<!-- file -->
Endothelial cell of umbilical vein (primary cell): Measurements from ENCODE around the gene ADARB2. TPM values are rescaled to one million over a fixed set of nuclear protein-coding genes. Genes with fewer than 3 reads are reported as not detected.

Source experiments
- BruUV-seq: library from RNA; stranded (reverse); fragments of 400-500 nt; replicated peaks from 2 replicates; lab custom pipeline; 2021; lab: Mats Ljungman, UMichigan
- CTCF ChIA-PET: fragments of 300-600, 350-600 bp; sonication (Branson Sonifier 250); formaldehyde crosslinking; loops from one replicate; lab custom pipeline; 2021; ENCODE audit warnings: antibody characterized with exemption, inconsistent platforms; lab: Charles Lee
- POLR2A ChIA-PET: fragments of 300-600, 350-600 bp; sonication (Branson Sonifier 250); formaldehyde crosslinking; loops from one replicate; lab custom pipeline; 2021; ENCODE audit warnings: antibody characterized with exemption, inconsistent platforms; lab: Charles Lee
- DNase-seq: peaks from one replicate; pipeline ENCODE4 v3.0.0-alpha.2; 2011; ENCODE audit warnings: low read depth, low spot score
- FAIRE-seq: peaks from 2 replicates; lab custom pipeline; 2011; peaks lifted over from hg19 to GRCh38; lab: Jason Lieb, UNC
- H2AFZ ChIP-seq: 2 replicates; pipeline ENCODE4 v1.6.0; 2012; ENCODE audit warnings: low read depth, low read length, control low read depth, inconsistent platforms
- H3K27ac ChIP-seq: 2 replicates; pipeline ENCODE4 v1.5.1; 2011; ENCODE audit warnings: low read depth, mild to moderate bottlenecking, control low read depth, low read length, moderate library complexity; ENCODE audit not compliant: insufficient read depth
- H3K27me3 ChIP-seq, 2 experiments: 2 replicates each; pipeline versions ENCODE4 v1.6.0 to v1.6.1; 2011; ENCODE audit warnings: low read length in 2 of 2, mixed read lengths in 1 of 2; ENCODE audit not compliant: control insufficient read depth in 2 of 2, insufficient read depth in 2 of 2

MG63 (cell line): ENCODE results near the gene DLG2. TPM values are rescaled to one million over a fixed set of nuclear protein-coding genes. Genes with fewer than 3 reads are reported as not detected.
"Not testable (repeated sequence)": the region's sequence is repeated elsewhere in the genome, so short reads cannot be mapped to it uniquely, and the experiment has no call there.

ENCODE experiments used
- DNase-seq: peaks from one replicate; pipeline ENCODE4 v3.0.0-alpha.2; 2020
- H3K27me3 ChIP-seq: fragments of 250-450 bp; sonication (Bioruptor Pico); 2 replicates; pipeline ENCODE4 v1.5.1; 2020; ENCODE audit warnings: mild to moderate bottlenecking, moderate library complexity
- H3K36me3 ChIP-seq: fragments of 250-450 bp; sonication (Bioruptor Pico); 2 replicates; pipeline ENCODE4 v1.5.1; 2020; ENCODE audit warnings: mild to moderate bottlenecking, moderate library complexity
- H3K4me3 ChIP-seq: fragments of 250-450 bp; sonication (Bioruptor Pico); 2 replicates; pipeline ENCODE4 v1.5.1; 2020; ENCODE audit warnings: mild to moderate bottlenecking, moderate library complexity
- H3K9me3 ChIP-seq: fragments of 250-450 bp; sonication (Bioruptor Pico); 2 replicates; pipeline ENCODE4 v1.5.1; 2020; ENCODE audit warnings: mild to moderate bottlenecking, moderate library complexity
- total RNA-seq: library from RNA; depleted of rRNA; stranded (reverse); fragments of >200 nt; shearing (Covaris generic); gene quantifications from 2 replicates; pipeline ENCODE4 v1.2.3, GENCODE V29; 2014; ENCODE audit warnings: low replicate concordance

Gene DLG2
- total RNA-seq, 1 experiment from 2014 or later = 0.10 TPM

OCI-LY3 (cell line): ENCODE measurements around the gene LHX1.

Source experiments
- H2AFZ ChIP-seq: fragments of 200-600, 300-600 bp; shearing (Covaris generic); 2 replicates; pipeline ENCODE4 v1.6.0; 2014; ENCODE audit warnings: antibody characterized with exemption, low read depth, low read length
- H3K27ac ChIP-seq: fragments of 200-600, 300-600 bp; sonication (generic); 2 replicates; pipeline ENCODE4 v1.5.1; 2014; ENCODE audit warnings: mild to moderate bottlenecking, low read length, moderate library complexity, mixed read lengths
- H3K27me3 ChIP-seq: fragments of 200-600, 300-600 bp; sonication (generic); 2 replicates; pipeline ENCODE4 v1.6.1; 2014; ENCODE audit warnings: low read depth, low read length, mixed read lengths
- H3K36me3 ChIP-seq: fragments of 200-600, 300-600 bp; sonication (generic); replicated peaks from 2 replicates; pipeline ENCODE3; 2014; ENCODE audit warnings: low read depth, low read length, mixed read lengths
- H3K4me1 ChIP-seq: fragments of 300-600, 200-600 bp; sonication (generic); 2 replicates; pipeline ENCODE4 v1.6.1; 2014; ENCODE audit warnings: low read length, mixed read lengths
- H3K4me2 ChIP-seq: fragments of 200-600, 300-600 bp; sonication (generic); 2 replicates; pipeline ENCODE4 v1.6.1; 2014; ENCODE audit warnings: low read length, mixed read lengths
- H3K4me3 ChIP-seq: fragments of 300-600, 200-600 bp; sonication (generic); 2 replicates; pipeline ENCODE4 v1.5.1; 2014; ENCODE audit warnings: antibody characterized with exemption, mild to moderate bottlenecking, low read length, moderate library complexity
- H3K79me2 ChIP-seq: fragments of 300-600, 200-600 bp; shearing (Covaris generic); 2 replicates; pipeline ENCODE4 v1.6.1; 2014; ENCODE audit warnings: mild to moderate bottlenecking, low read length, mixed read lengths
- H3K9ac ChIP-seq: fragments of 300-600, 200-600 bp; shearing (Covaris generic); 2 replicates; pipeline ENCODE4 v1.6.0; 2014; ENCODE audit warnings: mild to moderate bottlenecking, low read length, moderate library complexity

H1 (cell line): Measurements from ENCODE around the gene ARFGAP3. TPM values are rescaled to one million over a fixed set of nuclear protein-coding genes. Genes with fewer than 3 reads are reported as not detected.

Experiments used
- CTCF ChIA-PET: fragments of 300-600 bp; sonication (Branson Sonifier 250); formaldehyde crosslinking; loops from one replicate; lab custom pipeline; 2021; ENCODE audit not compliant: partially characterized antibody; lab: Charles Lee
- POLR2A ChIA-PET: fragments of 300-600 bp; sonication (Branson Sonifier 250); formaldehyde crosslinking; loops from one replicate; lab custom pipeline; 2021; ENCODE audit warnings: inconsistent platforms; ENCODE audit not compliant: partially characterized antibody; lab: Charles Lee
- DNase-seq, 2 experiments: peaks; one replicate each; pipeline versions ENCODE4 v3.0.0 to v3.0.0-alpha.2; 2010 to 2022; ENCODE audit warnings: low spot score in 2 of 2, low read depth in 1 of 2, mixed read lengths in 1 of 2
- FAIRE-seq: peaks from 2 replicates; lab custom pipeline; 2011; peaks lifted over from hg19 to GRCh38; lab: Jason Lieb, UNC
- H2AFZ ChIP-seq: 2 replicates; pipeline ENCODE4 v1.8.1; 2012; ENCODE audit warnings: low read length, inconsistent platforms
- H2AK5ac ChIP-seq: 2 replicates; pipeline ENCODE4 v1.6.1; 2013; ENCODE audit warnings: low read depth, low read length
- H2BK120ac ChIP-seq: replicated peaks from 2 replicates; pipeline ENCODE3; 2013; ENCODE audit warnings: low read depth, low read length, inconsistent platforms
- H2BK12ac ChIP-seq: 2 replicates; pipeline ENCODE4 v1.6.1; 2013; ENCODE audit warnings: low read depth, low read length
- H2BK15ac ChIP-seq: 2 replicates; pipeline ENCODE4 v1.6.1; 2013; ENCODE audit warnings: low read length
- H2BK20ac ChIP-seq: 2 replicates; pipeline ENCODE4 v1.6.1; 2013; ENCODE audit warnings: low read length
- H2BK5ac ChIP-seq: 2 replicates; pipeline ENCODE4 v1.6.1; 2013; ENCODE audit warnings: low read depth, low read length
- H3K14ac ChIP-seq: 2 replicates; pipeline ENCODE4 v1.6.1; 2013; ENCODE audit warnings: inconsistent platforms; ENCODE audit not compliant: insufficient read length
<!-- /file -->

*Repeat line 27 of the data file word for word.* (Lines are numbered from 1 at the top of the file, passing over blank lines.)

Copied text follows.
- H3K36me3 ChIP-seq: fragments of 200-600, 300-600 bp; sonication (generic); replicated peaks from 2 replicates; pipeline ENCODE3; 2014; ENCODE audit warnings: low read depth, low read length, mixed read lengths